The No-Waste Vegetable Cookbook is, in Ly’s own words, an “indispensable book for home cooks with adventurous appetites”, and we’re inclined to agree. It’s a superb guide to all the parts of the vegetable you can and can’t eat. If your end goal is to grow more of your own food out in the garden, or even to become entirely self-sufficient, then this is the book for you.

Eat It Up! by Sherri Brooks Vinton

Compared with other books in this list, Eat It Up! is very much aimed at zero-waste newbies. That said, it’s a comprehensive guide for young chefs looking to eat more sustainably, even if older, more experienced cooks might find many of its tips and techniques second nature. It makes a great gift for young adults moving away from home for the first time.

The No Food Waste Movement

About 1.3 billion tons of perfectly edible food is wasted each year. That’s roughly 250 lbs (113 kg) per person – enough to feed someone for up to two months. Cutting down on food waste is something we can all do to feed the world and benefit our environment.

Click here to learn more about what you can do to take part in this important movement and read what others are doing as well. You can even get started today by downloading one of these excellent food waste apps.


No-Waste and Leftovers Cookbooks: The Best Books to Reduce Food Waste

Hate seeing food go to waste? It’s one thing obsessing about those containers full of yesterday’s dinner and quite another working out how to avoid creating waste in the first place. These are five of the best zero-waste cookbooks, from repurposing leftovers to using every part of the animal or vegetable.

Now & Again: Go-To Recipes, Inspired Menus + Endless Ideas for Reinventing Leftovers by Julia Turshen

Chef, activist and occasional Gwyneth Paltrow collaborator, Julia Turshen, will completely revolutionise the way you think about cooking with this 2018 book. Yes, cooking with leftovers in mind is a huge part of it but, thankfully, the focus here is on entertaining first.

Turshen’s simple, seasonal and affordable recipes – from the 'No Stress Thanksgiving' dinner to mouthwatering salads and sides – all come with tips on preparing ahead of time, answering handy questions like what to serve the dish with and how to figure out exactly how much you need. The latter isn’t a perfect science, of course, so you’ll also find tips on how to repurpose any leftovers you do have.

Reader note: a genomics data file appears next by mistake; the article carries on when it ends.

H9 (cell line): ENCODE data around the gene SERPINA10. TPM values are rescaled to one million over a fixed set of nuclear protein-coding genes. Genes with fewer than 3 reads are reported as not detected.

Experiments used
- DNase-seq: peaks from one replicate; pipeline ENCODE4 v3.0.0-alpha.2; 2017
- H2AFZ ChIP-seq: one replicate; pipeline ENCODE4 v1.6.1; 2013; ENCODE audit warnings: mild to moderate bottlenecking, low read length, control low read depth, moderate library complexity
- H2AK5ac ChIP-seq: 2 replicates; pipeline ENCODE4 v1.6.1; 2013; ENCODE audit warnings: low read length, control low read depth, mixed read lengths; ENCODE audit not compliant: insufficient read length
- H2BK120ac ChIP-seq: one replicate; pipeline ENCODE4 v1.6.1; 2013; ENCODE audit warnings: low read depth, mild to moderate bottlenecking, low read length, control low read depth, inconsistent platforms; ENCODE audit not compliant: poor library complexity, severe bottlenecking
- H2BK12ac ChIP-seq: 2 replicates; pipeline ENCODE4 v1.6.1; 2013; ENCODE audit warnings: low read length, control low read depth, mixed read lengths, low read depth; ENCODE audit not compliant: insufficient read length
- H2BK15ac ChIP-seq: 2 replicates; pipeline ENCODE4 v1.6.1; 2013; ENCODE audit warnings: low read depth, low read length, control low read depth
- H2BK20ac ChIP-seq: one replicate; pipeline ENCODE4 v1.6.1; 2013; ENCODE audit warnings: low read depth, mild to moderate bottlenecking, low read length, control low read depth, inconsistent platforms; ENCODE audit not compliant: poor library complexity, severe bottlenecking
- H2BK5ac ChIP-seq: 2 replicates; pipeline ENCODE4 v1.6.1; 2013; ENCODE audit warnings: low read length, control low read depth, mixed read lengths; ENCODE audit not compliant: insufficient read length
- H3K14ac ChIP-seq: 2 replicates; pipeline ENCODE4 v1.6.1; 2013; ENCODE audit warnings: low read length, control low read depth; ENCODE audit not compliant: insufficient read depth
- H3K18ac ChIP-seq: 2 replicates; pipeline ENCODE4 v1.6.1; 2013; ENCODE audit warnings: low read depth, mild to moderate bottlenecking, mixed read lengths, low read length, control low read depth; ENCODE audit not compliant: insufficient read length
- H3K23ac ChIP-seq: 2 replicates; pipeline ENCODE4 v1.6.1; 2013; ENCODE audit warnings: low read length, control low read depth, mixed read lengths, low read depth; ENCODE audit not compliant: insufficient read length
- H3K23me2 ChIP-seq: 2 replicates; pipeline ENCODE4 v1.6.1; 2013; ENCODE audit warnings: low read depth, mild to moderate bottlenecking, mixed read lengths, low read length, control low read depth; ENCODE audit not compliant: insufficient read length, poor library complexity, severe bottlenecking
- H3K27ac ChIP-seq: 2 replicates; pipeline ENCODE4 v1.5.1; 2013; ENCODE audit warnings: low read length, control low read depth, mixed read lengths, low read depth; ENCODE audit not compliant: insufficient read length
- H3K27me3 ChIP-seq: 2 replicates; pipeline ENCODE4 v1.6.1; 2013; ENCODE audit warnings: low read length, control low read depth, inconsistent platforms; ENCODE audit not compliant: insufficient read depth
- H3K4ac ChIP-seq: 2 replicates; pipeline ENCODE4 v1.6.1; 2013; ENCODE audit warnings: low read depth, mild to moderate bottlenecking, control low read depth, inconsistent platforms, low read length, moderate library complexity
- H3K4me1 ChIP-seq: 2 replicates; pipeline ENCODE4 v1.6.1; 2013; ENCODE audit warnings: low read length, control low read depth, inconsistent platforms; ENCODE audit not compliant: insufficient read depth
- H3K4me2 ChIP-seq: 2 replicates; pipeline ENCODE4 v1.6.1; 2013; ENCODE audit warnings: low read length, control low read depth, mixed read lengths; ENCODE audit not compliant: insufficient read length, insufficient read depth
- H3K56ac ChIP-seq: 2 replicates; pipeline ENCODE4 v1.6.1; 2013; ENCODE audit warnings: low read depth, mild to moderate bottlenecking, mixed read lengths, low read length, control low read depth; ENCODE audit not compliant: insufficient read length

Cooking With Scraps: Turn Your Peels, Cores, Rinds, and Stems into Delicious Meals by Lindsay-Jean Hard

Lindsay-Jean Hard writes the Cooking With Scraps column for Food52 and this book compiles 85 of her best zero-waste recipes.

As well as a few easy ideas on how to use broccoli stems and stale bread, Hard also shares intriguing recipes like carrot green pesto and vegan mayonnaise made from leftover bean water. Weird, but after trying a few you’ll wonder why you were ever throwing these things out in the first place.

Scraps, Peels, and Stems: Recipes and Tips for Rethinking Food Waste at Home by Jill Lightner

On the surface, Scraps, Peels, and Stems isn’t much different to Cooking With Scraps above. But if there’s one criticism of the latter, it’s that too many of the recipes require buying other ingredients to make them work. Jill Lightner’s book, on the other hand, is less strict with its recipes.

Instead, Scraps, Peels, and Stems offers inspiration for coming up with your own ideas. Sure, you can just follow the instructions if you’d prefer, but this is a great buy for confident homecooks who are eager to use their own creativity in experimenting with those parts of the animal or vegetable that often get thrown away.

The No-Waste Vegetable Cookbook by Linda Ly

Linda Ly writes about farm-to-table cooking on her blog, Garden Betty. The No-Waste Vegetable Cookbook was her first book, and it’s now back in a new revised edition.

The No-Waste Vegetable Cookbook is, in Ly’s own words, an “indispensable book for home cooks with adventurous appetites”, and we’re inclined to agree. It’s a superb guide to all the parts of the vegetable you can and can’t eat. If your end goal is to grow more of your own food out in the garden, or even to become entirely self-sufficient, then this is the book for you.

Eat It Up! by Sherri Brooks Vinton

Compared with other books in this list, Eat It Up! is very much aimed at zero-waste newbies. That said, it’s a comprehensive guide for young chefs looking to eat more sustainably, even if older, more experienced cooks might find many of its tips and techniques second nature. It makes a great gift for young adults moving away from home for the first time.

The No Food Waste Movement

About 1.3 billion tons of perfectly edible food is wasted each year. That’s roughly 250 lbs (113 kg) per person – enough to feed someone for up to two months. Cutting down on food waste is something we can all do to feed the world and benefit our environment.

Click here to learn more about what you can do to take part in this important movement and read what others are doing as well. You can even get started today by downloading one of these excellent food waste apps.


Watch the video: Erntedankfest - Ist deine Ernte Gott wohlgefällig? (May 2022).